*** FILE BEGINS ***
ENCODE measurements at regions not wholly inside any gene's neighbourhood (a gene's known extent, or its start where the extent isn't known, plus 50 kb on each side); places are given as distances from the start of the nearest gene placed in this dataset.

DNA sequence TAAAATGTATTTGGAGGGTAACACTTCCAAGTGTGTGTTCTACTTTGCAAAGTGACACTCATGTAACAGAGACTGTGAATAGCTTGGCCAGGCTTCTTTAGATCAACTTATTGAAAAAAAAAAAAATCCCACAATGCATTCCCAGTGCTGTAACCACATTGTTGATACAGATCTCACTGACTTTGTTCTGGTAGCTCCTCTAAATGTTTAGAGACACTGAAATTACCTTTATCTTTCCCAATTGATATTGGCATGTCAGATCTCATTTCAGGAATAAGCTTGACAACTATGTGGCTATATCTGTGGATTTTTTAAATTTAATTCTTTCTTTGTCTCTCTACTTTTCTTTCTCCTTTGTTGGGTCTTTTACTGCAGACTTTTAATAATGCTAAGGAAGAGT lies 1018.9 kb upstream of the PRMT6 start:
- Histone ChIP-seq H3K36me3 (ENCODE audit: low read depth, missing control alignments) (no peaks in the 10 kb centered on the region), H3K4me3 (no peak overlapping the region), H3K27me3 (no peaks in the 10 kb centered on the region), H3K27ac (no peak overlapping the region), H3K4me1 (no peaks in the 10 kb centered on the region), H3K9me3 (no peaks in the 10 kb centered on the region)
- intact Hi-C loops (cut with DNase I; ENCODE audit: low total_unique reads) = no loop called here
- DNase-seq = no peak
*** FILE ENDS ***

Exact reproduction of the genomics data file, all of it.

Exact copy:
ENCODE measurements at regions not wholly inside any gene's neighbourhood (a gene's known extent, or its start where the extent isn't known, plus 50 kb on each side); places are given as distances from the start of the nearest gene placed in this dataset.

DNA sequence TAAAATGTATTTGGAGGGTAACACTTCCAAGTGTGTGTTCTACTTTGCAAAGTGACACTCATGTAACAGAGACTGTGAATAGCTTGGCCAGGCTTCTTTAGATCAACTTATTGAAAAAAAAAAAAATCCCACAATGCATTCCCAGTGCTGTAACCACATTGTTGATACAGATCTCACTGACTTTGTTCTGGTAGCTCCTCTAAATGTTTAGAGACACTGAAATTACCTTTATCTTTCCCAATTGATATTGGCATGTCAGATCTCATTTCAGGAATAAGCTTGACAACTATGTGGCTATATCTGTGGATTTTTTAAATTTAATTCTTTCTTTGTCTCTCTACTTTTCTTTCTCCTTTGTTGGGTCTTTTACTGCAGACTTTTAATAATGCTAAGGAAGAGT lies 1018.9 kb upstream of the PRMT6 start:
- Histone ChIP-seq H3K36me3 (ENCODE audit: low read depth, missing control alignments) (no peaks in the 10 kb centered on the region), H3K4me3 (no peak overlapping the region), H3K27me3 (no peaks in the 10 kb centered on the region), H3K27ac (no peak overlapping the region), H3K4me1 (no peaks in the 10 kb centered on the region), H3K9me3 (no peaks in the 10 kb centered on the region)
- intact Hi-C loops (cut with DNase I; ENCODE audit: low total_unique reads) = no loop called here
- DNase-seq = no peak